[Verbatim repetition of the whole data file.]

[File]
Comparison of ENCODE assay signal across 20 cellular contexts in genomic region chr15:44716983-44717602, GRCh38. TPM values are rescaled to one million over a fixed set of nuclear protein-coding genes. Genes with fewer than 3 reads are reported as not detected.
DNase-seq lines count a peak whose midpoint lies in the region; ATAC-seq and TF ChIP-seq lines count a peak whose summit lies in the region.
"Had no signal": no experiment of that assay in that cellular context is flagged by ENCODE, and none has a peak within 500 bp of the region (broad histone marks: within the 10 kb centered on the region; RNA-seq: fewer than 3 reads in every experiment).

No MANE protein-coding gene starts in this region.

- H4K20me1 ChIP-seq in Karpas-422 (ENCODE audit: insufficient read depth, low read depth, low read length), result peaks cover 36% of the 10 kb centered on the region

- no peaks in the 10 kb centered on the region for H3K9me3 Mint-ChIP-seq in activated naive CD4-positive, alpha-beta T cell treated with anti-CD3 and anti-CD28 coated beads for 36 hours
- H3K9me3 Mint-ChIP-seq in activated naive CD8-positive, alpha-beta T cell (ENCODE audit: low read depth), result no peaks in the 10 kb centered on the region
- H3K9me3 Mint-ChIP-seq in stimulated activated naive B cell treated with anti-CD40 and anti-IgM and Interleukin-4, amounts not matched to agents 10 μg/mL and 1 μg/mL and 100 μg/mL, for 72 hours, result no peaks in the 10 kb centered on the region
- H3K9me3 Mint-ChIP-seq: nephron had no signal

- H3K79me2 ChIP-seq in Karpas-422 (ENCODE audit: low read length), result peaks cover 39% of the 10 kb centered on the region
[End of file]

Comparison of ENCODE assay signal across 20 cellular contexts in genomic region chr15:44716983-44717602, GRCh38. TPM values are rescaled to one million over a fixed set of nuclear protein-coding genes. Genes with fewer than 3 reads are reported as not detected.
DNase-seq lines count a peak whose midpoint lies in the region; ATAC-seq and TF ChIP-seq lines count a peak whose summit lies in the region.
"Had no signal": no experiment of that assay in that cellular context is flagged by ENCODE, and none has a peak within 500 bp of the region (broad histone marks: within the 10 kb centered on the region; RNA-seq: fewer than 3 reads in every experiment).

No MANE protein-coding gene starts in this region.

- H4K20me1 ChIP-seq in Karpas-422 (ENCODE audit: insufficient read depth, low read depth, low read length), result peaks cover 36% of the 10 kb centered on the region

- no peaks in the 10 kb centered on the region for H3K9me3 Mint-ChIP-seq in activated naive CD4-positive, alpha-beta T cell treated with anti-CD3 and anti-CD28 coated beads for 36 hours
- H3K9me3 Mint-ChIP-seq in activated naive CD8-positive, alpha-beta T cell (ENCODE audit: low read depth), result no peaks in the 10 kb centered on the region
- H3K9me3 Mint-ChIP-seq in stimulated activated naive B cell treated with anti-CD40 and anti-IgM and Interleukin-4, amounts not matched to agents 10 μg/mL and 1 μg/mL and 100 μg/mL, for 72 hours, result no peaks in the 10 kb centered on the region
- H3K9me3 Mint-ChIP-seq: nephron had no signal

- H3K79me2 ChIP-seq in Karpas-422 (ENCODE audit: low read length), result peaks cover 39% of the 10 kb centered on the region